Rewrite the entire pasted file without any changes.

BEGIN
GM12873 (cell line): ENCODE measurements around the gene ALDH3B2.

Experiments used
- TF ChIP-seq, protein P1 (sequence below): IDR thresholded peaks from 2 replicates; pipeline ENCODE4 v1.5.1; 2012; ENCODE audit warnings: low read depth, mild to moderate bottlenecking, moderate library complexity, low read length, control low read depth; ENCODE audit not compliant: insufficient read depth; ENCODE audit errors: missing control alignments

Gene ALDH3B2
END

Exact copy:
GM12873 (cell line): ENCODE measurements around the gene ALDH3B2.

Experiments used
- TF ChIP-seq, protein P1 (sequence below): IDR thresholded peaks from 2 replicates; pipeline ENCODE4 v1.5.1; 2012; ENCODE audit warnings: low read depth, mild to moderate bottlenecking, moderate library complexity, low read length, control low read depth; ENCODE audit not compliant: insufficient read depth; ENCODE audit errors: missing control alignments

Gene ALDH3B2